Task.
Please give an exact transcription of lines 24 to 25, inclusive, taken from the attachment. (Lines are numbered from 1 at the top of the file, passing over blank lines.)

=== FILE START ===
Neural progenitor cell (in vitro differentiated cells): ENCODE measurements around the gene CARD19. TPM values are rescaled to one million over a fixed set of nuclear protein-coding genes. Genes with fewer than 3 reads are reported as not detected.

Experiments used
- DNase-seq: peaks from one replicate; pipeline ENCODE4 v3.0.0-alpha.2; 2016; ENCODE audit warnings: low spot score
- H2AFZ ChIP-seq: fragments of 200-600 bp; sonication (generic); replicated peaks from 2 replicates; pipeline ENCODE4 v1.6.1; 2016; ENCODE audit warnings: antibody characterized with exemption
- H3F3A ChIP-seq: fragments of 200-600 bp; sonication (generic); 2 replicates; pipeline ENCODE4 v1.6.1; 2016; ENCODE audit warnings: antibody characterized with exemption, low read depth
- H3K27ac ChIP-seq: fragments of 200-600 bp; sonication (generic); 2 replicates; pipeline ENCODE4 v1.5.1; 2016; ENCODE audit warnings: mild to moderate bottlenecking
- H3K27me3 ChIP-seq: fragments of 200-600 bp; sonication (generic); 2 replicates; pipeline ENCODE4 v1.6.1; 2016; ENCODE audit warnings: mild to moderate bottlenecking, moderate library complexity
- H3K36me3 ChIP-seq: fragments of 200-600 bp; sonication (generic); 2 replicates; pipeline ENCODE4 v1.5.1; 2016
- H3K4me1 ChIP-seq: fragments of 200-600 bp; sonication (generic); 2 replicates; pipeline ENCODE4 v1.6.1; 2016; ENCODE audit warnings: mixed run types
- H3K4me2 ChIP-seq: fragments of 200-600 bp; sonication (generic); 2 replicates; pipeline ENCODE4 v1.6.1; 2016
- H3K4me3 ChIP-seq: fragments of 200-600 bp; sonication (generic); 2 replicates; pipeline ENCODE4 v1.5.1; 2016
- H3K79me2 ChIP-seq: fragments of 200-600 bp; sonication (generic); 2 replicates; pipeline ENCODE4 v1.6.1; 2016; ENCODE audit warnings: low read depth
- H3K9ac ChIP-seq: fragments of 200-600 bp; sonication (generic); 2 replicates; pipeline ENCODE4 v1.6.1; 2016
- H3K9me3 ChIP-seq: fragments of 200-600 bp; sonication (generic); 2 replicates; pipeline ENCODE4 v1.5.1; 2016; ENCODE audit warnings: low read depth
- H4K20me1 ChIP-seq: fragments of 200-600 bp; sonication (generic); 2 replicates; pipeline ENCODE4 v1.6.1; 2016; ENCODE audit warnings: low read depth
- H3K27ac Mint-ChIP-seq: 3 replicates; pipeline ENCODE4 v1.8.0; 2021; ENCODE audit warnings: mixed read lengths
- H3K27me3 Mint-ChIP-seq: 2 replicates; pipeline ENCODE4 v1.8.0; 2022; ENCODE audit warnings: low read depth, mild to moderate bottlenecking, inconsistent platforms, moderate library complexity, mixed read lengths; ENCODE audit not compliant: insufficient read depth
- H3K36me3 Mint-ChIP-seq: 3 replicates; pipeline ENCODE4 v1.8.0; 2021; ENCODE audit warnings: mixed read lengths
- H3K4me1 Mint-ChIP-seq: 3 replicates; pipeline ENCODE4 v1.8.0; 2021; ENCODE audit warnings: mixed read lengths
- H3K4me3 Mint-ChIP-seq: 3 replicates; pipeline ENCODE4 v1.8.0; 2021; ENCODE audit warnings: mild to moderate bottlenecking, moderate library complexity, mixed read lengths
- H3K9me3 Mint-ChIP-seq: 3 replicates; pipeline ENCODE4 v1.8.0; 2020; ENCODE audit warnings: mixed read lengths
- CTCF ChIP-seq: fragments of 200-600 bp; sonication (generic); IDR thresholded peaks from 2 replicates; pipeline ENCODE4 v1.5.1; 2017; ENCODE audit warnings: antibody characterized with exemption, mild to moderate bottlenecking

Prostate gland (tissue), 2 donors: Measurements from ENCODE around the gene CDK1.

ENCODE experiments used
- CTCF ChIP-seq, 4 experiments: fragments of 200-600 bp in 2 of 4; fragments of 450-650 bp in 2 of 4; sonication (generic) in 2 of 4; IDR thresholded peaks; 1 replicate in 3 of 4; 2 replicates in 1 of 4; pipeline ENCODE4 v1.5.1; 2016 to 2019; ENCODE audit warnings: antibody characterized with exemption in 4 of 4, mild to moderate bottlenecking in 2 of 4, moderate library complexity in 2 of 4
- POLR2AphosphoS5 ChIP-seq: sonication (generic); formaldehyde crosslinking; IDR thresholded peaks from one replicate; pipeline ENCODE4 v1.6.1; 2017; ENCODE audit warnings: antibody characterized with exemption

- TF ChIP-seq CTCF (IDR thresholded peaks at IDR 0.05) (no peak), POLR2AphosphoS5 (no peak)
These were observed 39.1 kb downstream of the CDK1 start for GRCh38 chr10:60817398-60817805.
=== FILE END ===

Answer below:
ENCODE experiments used
- CTCF ChIP-seq, 4 experiments: fragments of 200-600 bp in 2 of 4; fragments of 450-650 bp in 2 of 4; sonication (generic) in 2 of 4; IDR thresholded peaks; 1 replicate in 3 of 4; 2 replicates in 1 of 4; pipeline ENCODE4 v1.5.1; 2016 to 2019; ENCODE audit warnings: antibody characterized with exemption in 4 of 4, mild to moderate bottlenecking in 2 of 4, moderate library complexity in 2 of 4